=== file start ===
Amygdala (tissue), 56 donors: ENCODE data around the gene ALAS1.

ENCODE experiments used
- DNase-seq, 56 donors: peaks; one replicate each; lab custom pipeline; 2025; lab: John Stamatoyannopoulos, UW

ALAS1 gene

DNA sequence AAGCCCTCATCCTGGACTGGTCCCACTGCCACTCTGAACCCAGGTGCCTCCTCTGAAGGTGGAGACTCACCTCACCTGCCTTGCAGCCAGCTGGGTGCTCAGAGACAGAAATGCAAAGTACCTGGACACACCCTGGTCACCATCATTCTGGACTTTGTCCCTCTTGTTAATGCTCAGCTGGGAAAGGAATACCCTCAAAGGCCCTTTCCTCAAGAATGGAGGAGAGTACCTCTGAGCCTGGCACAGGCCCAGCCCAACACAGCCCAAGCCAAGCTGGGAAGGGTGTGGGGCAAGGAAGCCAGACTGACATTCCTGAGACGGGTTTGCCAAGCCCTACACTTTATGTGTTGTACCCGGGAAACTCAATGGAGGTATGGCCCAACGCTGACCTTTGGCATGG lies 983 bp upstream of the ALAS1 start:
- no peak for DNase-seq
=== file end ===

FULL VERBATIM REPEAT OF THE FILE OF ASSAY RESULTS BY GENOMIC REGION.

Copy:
Amygdala (tissue), 56 donors: ENCODE data around the gene ALAS1.

ENCODE experiments used
- DNase-seq, 56 donors: peaks; one replicate each; lab custom pipeline; 2025; lab: John Stamatoyannopoulos, UW

ALAS1 gene

DNA sequence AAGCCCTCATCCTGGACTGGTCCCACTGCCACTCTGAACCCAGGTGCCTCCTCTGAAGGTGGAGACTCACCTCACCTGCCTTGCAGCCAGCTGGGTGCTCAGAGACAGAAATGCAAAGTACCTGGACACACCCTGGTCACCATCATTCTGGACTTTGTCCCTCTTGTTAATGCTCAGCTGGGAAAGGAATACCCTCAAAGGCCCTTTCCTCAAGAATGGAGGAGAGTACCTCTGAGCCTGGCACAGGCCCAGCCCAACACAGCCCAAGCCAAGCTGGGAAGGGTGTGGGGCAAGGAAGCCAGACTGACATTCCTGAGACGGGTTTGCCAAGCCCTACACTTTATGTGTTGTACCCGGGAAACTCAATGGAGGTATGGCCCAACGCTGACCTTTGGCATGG lies 983 bp upstream of the ALAS1 start:
- no peak for DNase-seq